Comic Book Review: Falcon #2
The adventure of Falcon and Patriot kicks off in an interesting way when these two find that taking the fight to the streets can be easier said than done. This again is the story that we need from a hero like Falcon who has a lot to offer in terms of being a person of color and his perspective in protecting the small people over always looking to save the world. There is no better book to invest in right now than those that are bold enough to tackle real problems that real people face.
Picking up from the disaster that broke loose when Falcon tried to broker peace between the two rival gangs, the intensity of the situation didn’t let up. Seeing how wrong things could go in this moment was a great test of character for one like Falcon. Does he crumble under the weight of the situation? Does he let the anger of being betrayed fuel his next actions? Those are just a few questions that take form from the brutality shown to us in these pages. The sense of urgency was cranked up from here and that was leading us to the answer we needed. How Falcon handled himself here was exactly what we needed to see from him. They found the right moment to answer what kind of hero he wanted to be when it came to being a superhero and someone fighting on the right side of the law.
The involvement of Doctor Voodoo was anticipated when you know that this is a supernatural problem. Seeing him again like this is exciting because he deserves much more appearances, and its the more creative decision to make than to use Doctor Strange again as if he is the only one competent in magic. How they even took this a step further impressed me more considering his help went beyond the need for magic on their side. Jericho is a man with wisdom which they let flow through some empowering dialogue between himself and Falcon.
One thing that they tackled very well was what happens when violence on this scale breaks loose. It’s not not the gangs that you have to worry about, it is everyone else as well. In our own world, a big problem we face is when we bring destruction and harm to each other instead of trying to take steps forward in progress. And when a riot like this happens in a city like Chicago? That is normally the time you start praying that it isn’t the end of the world. Through a lot of this issue that didn’t involve Blackheart, they kept one foot on reality which is what engages us more than anything else.
Blackheart as the villain here I have to say is intriguing. The demon prince and son of Mephisto is not a villain you see too often these days. Definitely thinking outside the box when you would expect someone more notable in the world of gangs, kingpins, and crime lords. He shakes things up when you have a force from beyond this world that thrives on the chaos that he has now created between these gangs. Just from our first real moments with Blackheart they made the statement that he wasn’t there for petty reason, so you had to wonder what the grand scheme may be. Especially when they put the time into also contrasting the desires of someone like him to your average human who is consumed by greed. That is not to say his desire compared to other powerful beings isn’t predictable, but the reason for doing so is refreshing. It matters a lot in the long run that we got to understand his motivations even if they are way out there.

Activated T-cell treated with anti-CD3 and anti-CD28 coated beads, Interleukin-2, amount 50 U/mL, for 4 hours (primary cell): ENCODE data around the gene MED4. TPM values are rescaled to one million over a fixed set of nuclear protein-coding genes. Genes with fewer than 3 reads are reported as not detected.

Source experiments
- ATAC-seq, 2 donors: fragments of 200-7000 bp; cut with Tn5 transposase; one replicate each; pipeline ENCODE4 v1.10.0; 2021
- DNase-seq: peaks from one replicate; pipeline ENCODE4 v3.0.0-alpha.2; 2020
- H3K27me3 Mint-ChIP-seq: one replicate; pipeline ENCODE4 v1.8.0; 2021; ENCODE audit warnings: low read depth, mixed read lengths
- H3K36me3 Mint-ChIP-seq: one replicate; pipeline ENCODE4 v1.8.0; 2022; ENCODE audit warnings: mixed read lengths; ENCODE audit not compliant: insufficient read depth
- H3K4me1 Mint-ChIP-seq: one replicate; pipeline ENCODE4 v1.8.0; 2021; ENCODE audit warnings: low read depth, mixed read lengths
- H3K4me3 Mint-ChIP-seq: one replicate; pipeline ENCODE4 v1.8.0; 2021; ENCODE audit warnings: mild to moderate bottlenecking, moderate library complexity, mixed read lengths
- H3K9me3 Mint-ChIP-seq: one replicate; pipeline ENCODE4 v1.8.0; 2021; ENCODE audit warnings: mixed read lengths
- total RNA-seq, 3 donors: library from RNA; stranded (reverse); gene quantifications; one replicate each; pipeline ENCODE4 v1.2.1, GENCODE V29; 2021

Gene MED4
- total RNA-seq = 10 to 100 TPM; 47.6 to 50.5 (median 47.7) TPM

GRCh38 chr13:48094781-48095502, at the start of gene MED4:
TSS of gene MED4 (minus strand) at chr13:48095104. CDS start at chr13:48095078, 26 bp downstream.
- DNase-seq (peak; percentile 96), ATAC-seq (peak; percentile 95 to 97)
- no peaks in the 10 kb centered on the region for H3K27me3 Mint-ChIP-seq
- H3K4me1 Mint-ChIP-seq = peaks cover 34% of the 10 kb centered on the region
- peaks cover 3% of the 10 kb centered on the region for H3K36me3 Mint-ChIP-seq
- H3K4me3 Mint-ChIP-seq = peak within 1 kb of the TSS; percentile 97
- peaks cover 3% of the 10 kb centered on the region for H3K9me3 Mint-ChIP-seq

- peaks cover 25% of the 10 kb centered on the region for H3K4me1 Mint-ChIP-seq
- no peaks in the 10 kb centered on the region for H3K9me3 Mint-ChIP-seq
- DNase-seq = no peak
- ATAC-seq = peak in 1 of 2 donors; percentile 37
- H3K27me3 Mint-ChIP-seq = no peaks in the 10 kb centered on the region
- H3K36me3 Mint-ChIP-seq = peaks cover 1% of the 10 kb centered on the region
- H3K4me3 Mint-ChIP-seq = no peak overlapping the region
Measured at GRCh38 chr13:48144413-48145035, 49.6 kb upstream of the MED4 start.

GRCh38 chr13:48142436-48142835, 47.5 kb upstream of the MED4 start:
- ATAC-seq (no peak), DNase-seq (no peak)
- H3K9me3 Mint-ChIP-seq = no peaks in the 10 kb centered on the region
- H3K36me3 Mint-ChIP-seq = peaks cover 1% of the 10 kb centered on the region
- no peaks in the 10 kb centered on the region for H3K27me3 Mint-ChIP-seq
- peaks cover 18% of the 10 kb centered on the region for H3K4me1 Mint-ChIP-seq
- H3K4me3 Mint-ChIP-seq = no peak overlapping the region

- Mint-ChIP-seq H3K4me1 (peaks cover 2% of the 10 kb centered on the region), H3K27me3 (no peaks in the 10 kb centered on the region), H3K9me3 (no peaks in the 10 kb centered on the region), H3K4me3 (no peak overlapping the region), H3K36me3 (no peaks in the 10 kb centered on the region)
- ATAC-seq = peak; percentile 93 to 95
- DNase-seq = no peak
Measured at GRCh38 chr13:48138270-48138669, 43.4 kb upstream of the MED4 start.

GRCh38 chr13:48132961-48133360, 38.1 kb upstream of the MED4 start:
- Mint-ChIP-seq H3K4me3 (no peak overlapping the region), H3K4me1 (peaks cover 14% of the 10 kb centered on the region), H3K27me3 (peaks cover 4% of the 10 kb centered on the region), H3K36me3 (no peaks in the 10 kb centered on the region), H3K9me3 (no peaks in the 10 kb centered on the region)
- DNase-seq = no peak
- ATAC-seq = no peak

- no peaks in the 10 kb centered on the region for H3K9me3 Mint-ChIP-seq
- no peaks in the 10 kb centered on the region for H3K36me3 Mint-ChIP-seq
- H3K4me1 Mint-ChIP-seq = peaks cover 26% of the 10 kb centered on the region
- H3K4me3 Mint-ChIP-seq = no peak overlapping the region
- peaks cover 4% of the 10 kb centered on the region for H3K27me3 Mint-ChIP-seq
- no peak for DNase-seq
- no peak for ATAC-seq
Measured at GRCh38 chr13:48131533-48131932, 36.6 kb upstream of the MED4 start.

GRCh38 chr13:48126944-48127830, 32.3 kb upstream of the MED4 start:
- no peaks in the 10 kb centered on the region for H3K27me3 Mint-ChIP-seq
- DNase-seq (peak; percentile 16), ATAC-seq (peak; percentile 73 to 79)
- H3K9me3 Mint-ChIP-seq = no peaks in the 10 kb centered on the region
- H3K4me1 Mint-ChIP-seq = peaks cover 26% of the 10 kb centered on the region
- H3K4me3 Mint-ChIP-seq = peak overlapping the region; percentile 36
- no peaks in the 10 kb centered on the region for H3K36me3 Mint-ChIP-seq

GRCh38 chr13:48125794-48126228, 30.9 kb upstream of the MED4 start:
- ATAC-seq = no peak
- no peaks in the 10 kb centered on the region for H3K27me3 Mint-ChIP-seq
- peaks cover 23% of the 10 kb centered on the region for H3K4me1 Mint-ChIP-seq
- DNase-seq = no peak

For this issue it felt like Joshua Cassara really found his footing, which I should say is faster than most when it comes to a new book. There was more form to the things he drew between people, things, scenery and so forth. Plenty more detail as well that you could appreciate when he was capturing the chaos on the streets, the monstrous form of Blackheart, and the cosmic world beyond Earth. The look of Blackheart in particular I admired. Cassara didn’t make him look human at all like some others would. He made this look his own and it is more favorable when that look is consistent throughout. The exploration of his motives was the most appealing visual for this issue. It came out of nowhere, yet at the same time grabs you because of how well both Cassara and Rachelle Rosenberg pull off that cosmic effect. For Rosenberg in particular you took notice of the way she applies warm and cold colors during key moments. Warm colors when highlighting the danger of this riot, and cold colors when capturing that out-of-body experience Blackheart shared with Dray. It even worked when looking at the way she used an overlay at certain points to set the atmosphere and tone.
‘Take Flight’ part 2 wasted little time addressing the villainous motives behind this riot that may just eat Chicago from the inside out. A lot happened in just one issue which you didn’t expect for it being the second. Momentum is key right now and they are taking full advantage of what that produces in a story that is fast and to the point.